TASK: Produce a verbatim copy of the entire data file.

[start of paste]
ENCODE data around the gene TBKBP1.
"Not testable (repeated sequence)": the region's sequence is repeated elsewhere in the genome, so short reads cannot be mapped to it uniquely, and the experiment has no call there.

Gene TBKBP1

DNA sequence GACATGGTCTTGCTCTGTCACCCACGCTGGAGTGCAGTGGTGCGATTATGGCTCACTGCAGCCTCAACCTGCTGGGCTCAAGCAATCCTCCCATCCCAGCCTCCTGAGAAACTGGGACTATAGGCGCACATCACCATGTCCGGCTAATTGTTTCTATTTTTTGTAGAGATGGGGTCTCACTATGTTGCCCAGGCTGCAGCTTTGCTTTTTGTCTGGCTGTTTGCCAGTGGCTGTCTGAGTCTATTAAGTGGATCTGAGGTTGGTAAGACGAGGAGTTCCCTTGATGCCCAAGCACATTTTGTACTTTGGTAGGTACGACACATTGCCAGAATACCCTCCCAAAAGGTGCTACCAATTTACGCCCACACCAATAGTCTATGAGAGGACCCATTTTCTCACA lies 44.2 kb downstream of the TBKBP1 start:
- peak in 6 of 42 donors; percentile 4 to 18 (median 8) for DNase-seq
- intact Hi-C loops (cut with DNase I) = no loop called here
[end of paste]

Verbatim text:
ENCODE data around the gene TBKBP1.
"Not testable (repeated sequence)": the region's sequence is repeated elsewhere in the genome, so short reads cannot be mapped to it uniquely, and the experiment has no call there.

Gene TBKBP1

DNA sequence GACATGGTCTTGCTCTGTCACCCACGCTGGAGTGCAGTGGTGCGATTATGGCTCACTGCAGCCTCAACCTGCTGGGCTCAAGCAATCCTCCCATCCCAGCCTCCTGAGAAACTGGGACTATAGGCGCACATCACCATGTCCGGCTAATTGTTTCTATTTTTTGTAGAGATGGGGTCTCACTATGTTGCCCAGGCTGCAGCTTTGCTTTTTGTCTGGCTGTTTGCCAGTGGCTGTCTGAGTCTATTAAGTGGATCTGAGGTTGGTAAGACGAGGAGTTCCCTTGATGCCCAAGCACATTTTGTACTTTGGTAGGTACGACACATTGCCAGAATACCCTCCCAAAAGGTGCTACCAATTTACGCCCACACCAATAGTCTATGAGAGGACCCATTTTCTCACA lies 44.2 kb downstream of the TBKBP1 start:
- peak in 6 of 42 donors; percentile 4 to 18 (median 8) for DNase-seq
- intact Hi-C loops (cut with DNase I) = no loop called here